Conclusion

Power Efficiency Guide

Ultimate Guide to Power Efficiency

Get Instant Access

This book has suggested a number of ways in which non-state actors are important to explanations of the international community's response to the threat of global climate change. The empirical story sketched above only provides a snapshot of the current landscape of NGO activity in global climate politics, and future changes will need to be continually documented. This is especially important in an area of politics so subject to flux and conflict as global warming; power relations will transform and realign as circumstances change.

There is some indication that the regime thinkers who currently dominate the discourse on international environmental politics, recognise the necessity of future research into non-state actors. As Young and Von Moltke (1994:361-2) argue, 'it is critical to deepen our concerns for the pervasive role of non-state actors as players in the processes of regime creation, implementation and operation of regimes. . . . No issue-area constitutes a better laboratory in which to study these developments than international environmental affairs.' It is hoped, then, that this book has been able to demonstrate, not just that the existing approaches to explaining global climate politics provide an incomplete representation of the political relations that surround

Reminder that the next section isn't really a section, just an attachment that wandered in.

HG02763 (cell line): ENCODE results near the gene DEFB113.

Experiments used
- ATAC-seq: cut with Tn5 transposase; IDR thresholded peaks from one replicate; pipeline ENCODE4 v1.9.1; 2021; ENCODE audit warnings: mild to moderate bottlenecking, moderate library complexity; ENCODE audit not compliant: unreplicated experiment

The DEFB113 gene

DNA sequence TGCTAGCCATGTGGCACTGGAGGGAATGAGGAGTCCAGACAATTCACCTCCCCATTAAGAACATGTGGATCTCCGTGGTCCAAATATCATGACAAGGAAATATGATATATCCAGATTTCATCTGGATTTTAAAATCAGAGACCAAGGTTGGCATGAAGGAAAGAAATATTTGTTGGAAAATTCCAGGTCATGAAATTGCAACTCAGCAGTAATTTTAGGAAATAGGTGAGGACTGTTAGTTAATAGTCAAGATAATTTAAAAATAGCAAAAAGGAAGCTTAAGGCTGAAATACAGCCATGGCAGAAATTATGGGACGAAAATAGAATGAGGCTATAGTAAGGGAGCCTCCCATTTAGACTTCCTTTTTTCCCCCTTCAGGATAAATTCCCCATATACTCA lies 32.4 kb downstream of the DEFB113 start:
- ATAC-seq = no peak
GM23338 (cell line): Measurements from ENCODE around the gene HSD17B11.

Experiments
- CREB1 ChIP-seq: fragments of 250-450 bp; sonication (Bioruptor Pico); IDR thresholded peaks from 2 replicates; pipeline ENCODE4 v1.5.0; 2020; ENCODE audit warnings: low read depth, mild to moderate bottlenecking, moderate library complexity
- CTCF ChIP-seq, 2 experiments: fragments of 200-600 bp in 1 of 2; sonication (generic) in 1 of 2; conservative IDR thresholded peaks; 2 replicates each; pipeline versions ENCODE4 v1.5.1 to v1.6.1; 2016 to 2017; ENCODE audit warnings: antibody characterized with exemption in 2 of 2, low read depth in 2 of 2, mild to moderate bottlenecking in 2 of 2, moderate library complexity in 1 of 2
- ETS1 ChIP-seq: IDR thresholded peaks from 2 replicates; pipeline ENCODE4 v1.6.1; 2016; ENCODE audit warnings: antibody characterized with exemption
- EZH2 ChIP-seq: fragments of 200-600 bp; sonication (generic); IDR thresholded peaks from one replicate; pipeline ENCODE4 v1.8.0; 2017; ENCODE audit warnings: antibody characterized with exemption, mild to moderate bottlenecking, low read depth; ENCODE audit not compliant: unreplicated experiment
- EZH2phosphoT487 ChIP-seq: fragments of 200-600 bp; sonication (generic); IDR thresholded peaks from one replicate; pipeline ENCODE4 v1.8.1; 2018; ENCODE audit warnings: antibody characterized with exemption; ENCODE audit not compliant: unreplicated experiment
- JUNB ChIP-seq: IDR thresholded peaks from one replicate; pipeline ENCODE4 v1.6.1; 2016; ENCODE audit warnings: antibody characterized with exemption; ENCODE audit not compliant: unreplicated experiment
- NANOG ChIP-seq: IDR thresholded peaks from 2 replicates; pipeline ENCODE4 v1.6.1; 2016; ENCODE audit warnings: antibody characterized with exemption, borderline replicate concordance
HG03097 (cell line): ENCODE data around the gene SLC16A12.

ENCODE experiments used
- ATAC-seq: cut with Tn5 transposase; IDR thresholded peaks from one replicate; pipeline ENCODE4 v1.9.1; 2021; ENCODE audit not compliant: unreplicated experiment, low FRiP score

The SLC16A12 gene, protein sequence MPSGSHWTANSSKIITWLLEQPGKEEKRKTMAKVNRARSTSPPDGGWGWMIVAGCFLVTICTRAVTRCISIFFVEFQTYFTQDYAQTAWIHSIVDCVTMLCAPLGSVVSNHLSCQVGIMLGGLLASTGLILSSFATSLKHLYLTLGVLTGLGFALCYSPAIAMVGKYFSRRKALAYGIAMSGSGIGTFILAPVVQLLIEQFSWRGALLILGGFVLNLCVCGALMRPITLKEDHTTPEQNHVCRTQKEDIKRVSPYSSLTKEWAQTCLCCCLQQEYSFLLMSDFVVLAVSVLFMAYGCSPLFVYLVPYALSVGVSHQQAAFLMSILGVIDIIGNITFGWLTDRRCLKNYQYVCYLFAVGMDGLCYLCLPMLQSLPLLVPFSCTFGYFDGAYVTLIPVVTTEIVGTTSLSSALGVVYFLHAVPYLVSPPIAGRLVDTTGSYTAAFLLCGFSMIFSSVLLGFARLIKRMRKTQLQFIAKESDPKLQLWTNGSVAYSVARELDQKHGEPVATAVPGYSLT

8 For Cox (1987:105) the principal characteristics of state forms are defined by the characteristics of their historical blocs, that is, 'the configurations of social forces upon which state power ultimately rests. A particular configuration of social forces defines in practice the limits or parameters of state purposes'.

this complex issue area, but that most of the approaches outlined may constitute the foundations of an alternative framework for thinking about the importance of non-state actors in global environmental politics. At minimum they suggest a bridge from the predominantly state-based literature to a wider account of transnational world politics, in which the importance of non-state actors is better represented.

APPENDIX A

List of abbreviations

ABARE

Australian Bureau of Agriculture and Resource Economics

AGBM

Ad Hoc Group on the Berlin Mandate

AGGG

Advisory Group on Greenhouse Gases

AIJ

Activities implemented jointly

AIM

Accuracy in the Media

ALTENER

Programme for the promotion of renewable energy

sources (EU)

AOSIS

Alliance of Small Island States

APPEA

Australian Petroleum Production and Exploration Association

BBC

British Broadcasting Corporation